Certain books can prove that back-cover blurb staples like “haunting”, “riveting”, and “powerful” are churned out especially for them. On the first re...moreCertain books can prove that back-cover blurb staples like “haunting”, “riveting”, and “powerful” are churned out especially for them. On the first read, you know they are a gem; on the second read, you’ll realize there are smaller precious treasures in them that you haven’t seen the first time you encountered before. It doesn’t matter how many times you have heard or read their tales; when you reach their last pages and you decide to dip into their worlds again, the experience would just amplify the reasons why bits of starred reviews are strewn on their covers.
Khaled Hosseini’s debut novel, The Kite Runner, is one of these books.
It is my second time reading this book, and I must say rediscovering its beauty is a satisfying reading experience. Walled by themes of love, friendship, family, and loyalty, The Kite Runner at its core is a long journey for hard-won self-redemption that our young Afghan narrator, Amir, embarked on. For the most part it is a raw bildungsroman starting in 1975; it zeroed in on Amir, his betrayal of his best friend Hassan, and how a single event followed and haunted him to adulthood.
With the tumultuous politics during the last days of monarchy and the subsequent invasion of Russian forces in their country as its backdrop, The Kite Runner stands out as a clear picture of Afghanistan at that time. Hosseini unfurls the story with an obvious fondness for his craft. There is warmth as he describes the then-peaceful Kabul, and there is poignancy in how the annual kite-fighting event somehow symbolizes the fragility of the unconventional friendship between the two main characters (it’s important to note that Amir is a well-to-do Pashtun while Hassan is the son of Amir’s father’s servant).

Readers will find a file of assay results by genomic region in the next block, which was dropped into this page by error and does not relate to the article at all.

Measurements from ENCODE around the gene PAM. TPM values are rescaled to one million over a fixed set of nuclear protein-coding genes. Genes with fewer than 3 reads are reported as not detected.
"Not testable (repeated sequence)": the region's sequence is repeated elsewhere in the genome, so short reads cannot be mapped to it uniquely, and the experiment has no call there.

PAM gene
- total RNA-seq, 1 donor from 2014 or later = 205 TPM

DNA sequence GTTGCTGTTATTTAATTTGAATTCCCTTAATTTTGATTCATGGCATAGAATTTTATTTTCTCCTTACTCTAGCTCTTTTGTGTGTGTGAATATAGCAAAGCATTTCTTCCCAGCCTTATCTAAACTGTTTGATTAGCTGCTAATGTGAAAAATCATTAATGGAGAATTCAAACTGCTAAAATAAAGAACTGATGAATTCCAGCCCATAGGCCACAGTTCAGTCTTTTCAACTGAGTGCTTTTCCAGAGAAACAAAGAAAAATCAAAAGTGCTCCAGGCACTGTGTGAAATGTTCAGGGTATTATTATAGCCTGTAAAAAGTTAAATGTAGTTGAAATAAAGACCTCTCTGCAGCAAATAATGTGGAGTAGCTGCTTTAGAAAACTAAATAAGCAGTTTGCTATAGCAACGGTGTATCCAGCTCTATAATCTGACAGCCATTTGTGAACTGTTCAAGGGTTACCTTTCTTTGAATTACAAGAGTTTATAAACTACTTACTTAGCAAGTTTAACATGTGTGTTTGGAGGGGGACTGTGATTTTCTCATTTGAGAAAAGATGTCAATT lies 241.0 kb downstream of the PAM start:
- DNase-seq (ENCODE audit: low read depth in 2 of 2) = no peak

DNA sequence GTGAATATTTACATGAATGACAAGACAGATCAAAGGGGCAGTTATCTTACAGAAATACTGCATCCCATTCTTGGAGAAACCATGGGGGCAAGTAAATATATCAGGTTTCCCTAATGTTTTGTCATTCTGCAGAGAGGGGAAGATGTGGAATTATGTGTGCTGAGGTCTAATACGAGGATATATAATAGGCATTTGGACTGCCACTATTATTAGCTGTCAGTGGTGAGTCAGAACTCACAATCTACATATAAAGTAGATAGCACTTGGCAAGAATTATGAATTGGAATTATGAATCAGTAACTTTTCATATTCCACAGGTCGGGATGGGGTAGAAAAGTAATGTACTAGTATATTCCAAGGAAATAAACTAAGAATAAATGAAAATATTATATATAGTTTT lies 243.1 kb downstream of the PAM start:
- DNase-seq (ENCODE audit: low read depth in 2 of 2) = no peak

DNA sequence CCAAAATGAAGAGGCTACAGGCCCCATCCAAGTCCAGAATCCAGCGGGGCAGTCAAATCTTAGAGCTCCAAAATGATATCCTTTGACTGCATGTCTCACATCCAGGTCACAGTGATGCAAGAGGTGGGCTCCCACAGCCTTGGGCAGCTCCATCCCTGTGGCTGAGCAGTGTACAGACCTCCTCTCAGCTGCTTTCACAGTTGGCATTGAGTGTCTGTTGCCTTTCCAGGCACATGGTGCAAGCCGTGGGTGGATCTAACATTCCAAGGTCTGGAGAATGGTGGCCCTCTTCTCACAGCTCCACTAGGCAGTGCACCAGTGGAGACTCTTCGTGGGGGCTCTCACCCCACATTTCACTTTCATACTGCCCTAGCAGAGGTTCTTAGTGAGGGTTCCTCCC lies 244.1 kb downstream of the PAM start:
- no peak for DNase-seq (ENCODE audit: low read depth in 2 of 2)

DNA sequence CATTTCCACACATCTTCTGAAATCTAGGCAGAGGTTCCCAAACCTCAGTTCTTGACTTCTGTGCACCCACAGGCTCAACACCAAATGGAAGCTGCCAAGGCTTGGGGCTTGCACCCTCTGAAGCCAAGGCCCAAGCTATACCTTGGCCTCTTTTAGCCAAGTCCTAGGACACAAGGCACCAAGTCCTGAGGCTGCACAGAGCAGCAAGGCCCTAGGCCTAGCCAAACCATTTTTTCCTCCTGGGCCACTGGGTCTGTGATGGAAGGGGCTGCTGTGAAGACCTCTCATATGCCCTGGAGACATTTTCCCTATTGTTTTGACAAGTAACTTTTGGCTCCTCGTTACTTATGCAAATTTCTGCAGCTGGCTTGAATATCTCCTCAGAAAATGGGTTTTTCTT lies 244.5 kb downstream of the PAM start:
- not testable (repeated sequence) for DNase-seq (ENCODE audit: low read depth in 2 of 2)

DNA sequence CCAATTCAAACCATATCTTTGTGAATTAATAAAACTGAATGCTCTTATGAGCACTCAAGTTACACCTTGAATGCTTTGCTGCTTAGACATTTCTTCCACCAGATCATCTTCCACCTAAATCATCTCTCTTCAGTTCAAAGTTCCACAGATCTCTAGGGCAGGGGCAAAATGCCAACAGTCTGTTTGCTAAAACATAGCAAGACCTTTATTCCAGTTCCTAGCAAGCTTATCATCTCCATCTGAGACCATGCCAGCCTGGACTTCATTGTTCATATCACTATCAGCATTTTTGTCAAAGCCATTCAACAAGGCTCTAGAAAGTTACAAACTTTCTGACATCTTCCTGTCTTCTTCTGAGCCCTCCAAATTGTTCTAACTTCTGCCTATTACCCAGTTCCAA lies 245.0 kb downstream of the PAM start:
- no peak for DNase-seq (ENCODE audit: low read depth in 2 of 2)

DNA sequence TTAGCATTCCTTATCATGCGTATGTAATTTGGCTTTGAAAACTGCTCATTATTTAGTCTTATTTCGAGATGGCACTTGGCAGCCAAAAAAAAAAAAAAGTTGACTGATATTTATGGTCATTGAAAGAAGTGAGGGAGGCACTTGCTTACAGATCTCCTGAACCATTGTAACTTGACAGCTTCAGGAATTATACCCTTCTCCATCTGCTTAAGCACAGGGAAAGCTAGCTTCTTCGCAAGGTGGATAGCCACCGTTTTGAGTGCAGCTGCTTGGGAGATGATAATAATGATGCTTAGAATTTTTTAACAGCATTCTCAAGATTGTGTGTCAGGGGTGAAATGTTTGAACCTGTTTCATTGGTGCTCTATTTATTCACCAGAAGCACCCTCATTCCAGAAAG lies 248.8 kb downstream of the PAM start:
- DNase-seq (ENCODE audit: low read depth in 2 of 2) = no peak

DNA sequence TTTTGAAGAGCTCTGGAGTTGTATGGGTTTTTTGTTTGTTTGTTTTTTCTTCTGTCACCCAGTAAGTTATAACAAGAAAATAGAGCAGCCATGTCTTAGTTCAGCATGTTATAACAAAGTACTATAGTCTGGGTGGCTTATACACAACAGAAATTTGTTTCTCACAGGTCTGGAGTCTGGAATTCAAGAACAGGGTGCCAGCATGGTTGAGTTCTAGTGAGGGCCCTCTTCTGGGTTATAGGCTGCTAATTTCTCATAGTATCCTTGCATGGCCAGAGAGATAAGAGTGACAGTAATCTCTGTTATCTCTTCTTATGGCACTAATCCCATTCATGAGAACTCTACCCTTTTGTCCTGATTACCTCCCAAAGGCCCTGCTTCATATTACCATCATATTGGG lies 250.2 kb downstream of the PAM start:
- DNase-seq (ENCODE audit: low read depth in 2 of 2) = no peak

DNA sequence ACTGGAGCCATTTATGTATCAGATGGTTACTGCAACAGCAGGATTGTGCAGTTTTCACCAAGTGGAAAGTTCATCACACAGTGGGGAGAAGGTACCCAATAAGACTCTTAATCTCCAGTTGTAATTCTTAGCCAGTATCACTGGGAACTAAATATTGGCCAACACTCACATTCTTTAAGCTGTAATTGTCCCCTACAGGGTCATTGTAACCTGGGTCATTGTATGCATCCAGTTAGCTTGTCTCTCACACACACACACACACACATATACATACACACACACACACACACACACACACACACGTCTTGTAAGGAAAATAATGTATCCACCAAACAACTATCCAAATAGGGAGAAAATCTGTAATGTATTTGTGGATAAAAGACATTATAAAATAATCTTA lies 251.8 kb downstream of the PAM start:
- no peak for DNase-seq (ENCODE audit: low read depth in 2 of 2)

Every page shows vivid brushstrokes of Afghan culture—colors that continue even when war broke out and marred the picture. With simple prose as his only tool, Hosseini doesn’t hold back in stringing [flinch-inducing] descriptions of violence the same way he doesn’t hold back when talking about agonies, of emotions that make a punching bag out of a young heart until its owner changes into a different person. That is one of the things I like the best about this book: Amir is as human as a human boy can get. He loves Hassan but he is weak and insecure; he falls prey to jealousy and fear for more times than he could count, and he would rather choose the safest way out…even if it means having to break a relationship he can never repair again.
Good plot twists abound, and there are no real dry moments in the book that would make a reader put this down. Moments that broke my heart the first time I read the book didn’t lose their hold on on me. It is that powerful.
As a whole, The Kite Runner is an account about seeking personal salvation and a historical piece that is relevant to our society even today. I’d read this book—in some of the words of one of the characters—“a thousand times over”.
Giving this novel a very well-deserved five out of five stars.(less)
Probably one of the best science fiction novels I've ever read, though that does not mean it doesn't have flaws. Full review soon! (Or not so soon, be...moreProbably one of the best science fiction novels I've ever read, though that does not mean it doesn't have flaws. Full review soon! (Or not so soon, because I think I'm going to take my own sweet time in reviewing this one.)(less)
Exploring more of literature’s moral badlands is one of the things I included in my list of bookscapades this year. I’ve considered plunging back into...moreExploring more of literature’s moral badlands is one of the things I included in my list of bookscapades this year. I’ve considered plunging back into the worlds of Chuck Palahniuk and Bret Easton Ellis, but my sudden need to return to classics led me to Kurt Vonnegut. Cat’s Cradle, my first taste of his oeuvre, can be well considered a good postmodernist romp into the badlands I’m referring to. What made it stand out from its classic kin is its deadpan humor, packing a punch like no other and propping up his rich commentary on human folly.